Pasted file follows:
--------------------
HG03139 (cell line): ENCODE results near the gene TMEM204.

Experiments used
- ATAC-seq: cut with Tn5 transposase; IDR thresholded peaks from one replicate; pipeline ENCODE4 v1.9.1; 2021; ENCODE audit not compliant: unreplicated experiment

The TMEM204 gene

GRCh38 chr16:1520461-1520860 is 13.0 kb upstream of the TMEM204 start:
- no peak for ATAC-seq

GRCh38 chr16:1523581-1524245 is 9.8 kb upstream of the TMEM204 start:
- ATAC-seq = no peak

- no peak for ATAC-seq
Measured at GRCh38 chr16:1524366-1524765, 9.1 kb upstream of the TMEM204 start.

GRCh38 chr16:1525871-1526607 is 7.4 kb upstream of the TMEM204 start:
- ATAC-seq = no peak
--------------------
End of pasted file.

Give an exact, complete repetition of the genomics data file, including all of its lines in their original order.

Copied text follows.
HG03139 (cell line): ENCODE results near the gene TMEM204.

Experiments used
- ATAC-seq: cut with Tn5 transposase; IDR thresholded peaks from one replicate; pipeline ENCODE4 v1.9.1; 2021; ENCODE audit not compliant: unreplicated experiment

The TMEM204 gene

GRCh38 chr16:1520461-1520860 is 13.0 kb upstream of the TMEM204 start:
- no peak for ATAC-seq

GRCh38 chr16:1523581-1524245 is 9.8 kb upstream of the TMEM204 start:
- ATAC-seq = no peak

- no peak for ATAC-seq
Measured at GRCh38 chr16:1524366-1524765, 9.1 kb upstream of the TMEM204 start.

GRCh38 chr16:1525871-1526607 is 7.4 kb upstream of the TMEM204 start:
- ATAC-seq = no peak